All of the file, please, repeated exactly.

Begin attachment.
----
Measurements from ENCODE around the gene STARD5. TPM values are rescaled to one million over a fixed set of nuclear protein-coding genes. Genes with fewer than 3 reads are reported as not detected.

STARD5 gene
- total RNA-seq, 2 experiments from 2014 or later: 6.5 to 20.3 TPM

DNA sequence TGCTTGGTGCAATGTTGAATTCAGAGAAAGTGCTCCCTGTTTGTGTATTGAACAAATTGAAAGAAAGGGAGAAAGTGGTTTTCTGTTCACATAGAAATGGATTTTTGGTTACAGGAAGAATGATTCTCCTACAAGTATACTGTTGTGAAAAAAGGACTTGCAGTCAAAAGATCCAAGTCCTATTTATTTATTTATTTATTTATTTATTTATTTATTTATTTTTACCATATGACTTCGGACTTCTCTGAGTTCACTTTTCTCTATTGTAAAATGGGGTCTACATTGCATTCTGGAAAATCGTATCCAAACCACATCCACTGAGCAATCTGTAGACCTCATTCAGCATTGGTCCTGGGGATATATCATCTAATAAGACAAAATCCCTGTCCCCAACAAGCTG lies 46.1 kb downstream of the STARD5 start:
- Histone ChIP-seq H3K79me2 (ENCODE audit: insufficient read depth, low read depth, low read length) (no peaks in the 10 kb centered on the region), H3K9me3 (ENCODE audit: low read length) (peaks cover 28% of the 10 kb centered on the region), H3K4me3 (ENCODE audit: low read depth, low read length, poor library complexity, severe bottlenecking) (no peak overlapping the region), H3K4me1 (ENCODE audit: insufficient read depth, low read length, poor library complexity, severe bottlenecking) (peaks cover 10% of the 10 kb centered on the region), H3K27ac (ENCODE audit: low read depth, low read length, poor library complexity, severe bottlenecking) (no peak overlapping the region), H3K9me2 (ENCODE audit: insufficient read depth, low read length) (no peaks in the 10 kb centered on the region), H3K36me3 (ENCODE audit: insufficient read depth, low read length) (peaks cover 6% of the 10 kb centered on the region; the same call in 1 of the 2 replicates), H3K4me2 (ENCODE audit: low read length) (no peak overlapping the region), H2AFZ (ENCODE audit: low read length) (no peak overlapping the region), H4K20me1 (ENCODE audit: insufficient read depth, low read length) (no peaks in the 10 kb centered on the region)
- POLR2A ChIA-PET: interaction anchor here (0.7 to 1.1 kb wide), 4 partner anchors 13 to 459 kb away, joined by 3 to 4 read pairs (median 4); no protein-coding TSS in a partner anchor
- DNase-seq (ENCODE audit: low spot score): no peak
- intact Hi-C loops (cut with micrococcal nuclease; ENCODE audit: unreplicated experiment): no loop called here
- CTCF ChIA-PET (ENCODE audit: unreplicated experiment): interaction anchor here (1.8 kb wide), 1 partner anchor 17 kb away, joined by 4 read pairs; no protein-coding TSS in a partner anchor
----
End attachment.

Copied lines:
Measurements from ENCODE around the gene STARD5. TPM values are rescaled to one million over a fixed set of nuclear protein-coding genes. Genes with fewer than 3 reads are reported as not detected.

STARD5 gene
- total RNA-seq, 2 experiments from 2014 or later: 6.5 to 20.3 TPM

DNA sequence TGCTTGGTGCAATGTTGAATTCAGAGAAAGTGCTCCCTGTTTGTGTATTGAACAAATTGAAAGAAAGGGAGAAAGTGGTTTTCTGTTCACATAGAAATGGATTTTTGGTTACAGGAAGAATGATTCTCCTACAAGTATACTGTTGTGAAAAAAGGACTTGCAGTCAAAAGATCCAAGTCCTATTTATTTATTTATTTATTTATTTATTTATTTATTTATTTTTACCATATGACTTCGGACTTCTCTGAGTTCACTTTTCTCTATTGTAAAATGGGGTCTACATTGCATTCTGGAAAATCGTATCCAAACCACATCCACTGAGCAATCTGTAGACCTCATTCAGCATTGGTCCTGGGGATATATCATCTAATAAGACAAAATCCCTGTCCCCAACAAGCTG lies 46.1 kb downstream of the STARD5 start:
- Histone ChIP-seq H3K79me2 (ENCODE audit: insufficient read depth, low read depth, low read length) (no peaks in the 10 kb centered on the region), H3K9me3 (ENCODE audit: low read length) (peaks cover 28% of the 10 kb centered on the region), H3K4me3 (ENCODE audit: low read depth, low read length, poor library complexity, severe bottlenecking) (no peak overlapping the region), H3K4me1 (ENCODE audit: insufficient read depth, low read length, poor library complexity, severe bottlenecking) (peaks cover 10% of the 10 kb centered on the region), H3K27ac (ENCODE audit: low read depth, low read length, poor library complexity, severe bottlenecking) (no peak overlapping the region), H3K9me2 (ENCODE audit: insufficient read depth, low read length) (no peaks in the 10 kb centered on the region), H3K36me3 (ENCODE audit: insufficient read depth, low read length) (peaks cover 6% of the 10 kb centered on the region; the same call in 1 of the 2 replicates), H3K4me2 (ENCODE audit: low read length) (no peak overlapping the region), H2AFZ (ENCODE audit: low read length) (no peak overlapping the region), H4K20me1 (ENCODE audit: insufficient read depth, low read length) (no peaks in the 10 kb centered on the region)
- POLR2A ChIA-PET: interaction anchor here (0.7 to 1.1 kb wide), 4 partner anchors 13 to 459 kb away, joined by 3 to 4 read pairs (median 4); no protein-coding TSS in a partner anchor
- DNase-seq (ENCODE audit: low spot score): no peak
- intact Hi-C loops (cut with micrococcal nuclease; ENCODE audit: unreplicated experiment): no loop called here
- CTCF ChIA-PET (ENCODE audit: unreplicated experiment): interaction anchor here (1.8 kb wide), 1 partner anchor 17 kb away, joined by 4 read pairs; no protein-coding TSS in a partner anchor